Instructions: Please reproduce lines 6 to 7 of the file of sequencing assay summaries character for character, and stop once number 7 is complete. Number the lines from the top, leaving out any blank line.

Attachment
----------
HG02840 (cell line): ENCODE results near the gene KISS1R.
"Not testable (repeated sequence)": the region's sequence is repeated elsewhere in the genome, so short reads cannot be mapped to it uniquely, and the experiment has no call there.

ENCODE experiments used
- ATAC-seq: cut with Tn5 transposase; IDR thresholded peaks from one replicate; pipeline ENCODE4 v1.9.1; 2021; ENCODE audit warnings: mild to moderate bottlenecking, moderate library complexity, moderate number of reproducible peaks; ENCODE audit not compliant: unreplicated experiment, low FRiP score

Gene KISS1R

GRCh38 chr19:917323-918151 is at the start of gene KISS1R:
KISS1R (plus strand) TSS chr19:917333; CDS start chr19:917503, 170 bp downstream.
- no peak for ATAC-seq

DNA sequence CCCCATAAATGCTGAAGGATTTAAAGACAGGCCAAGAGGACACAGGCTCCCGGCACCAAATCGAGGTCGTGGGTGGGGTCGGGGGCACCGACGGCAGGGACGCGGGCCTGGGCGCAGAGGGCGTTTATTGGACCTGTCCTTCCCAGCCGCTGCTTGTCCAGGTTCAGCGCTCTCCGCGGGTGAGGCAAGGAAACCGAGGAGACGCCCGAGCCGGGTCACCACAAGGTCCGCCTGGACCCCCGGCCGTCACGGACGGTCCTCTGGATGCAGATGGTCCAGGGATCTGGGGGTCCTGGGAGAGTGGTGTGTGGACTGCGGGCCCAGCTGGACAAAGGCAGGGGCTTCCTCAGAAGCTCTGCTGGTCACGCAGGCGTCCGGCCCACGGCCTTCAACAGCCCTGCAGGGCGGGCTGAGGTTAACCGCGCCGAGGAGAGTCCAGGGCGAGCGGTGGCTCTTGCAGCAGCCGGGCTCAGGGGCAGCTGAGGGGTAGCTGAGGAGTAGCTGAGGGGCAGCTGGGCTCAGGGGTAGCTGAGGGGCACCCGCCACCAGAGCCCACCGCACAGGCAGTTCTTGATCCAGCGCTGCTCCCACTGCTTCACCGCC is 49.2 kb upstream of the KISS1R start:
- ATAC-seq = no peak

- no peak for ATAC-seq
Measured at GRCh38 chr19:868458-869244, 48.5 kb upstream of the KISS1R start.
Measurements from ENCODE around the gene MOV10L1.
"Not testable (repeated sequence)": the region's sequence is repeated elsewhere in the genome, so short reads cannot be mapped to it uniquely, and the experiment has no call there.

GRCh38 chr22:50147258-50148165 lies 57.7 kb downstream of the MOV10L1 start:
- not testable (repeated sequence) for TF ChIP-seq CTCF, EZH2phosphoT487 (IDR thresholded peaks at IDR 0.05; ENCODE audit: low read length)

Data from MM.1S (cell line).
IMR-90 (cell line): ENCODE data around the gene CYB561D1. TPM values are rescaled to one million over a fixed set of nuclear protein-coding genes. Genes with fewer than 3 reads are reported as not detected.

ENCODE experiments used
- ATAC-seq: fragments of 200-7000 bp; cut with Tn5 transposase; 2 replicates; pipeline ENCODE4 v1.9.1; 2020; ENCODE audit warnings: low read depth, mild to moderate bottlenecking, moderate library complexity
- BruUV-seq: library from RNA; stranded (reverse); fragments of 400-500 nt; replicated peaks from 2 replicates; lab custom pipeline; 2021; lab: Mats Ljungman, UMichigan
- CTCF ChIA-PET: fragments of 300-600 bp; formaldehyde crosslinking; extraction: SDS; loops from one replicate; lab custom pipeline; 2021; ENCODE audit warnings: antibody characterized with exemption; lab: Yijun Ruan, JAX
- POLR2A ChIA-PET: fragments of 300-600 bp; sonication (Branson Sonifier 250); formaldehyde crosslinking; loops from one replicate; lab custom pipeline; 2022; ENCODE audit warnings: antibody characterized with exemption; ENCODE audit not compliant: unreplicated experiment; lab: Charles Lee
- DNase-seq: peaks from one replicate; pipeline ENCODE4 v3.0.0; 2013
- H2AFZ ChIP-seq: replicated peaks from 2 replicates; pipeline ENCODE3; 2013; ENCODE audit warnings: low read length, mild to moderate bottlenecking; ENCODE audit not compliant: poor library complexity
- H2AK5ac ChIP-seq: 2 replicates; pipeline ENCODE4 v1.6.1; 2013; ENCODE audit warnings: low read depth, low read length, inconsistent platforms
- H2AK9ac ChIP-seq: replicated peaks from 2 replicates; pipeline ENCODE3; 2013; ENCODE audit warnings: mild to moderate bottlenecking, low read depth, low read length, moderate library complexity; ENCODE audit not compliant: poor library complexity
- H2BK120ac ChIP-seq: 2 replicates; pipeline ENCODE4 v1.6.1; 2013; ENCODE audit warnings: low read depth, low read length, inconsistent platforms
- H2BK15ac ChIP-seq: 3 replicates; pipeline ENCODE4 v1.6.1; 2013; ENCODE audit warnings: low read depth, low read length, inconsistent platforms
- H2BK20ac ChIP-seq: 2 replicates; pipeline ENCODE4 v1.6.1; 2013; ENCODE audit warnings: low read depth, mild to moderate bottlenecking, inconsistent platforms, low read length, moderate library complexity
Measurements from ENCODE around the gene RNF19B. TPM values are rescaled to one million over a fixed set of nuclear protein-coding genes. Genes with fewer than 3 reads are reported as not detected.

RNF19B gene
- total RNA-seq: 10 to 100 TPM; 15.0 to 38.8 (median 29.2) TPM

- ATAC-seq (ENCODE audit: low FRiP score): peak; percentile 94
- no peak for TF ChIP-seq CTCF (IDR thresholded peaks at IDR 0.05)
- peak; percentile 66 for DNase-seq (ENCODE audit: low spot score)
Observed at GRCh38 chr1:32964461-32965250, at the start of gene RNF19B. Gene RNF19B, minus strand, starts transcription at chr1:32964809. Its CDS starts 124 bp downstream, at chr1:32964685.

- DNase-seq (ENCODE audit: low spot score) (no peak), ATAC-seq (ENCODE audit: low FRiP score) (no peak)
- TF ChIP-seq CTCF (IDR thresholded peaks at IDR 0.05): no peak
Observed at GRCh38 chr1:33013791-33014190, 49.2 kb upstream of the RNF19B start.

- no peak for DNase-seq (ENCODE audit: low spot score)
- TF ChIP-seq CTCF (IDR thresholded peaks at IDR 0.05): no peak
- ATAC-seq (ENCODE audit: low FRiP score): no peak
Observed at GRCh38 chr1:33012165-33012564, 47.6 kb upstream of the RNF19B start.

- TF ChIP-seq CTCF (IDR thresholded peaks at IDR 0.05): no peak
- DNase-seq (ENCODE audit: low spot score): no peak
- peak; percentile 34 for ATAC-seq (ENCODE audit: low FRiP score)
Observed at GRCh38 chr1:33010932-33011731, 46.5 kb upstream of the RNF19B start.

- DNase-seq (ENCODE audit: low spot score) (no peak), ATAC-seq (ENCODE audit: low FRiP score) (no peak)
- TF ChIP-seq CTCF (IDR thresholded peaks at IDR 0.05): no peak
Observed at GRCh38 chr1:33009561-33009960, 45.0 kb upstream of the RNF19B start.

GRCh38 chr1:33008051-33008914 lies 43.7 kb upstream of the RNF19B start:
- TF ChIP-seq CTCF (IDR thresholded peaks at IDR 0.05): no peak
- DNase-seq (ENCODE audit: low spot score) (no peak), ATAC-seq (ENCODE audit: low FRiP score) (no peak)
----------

GRCh38 chr19:917323-918151 is at the start of gene KISS1R:
KISS1R (plus strand) TSS chr19:917333; CDS start chr19:917503, 170 bp downstream.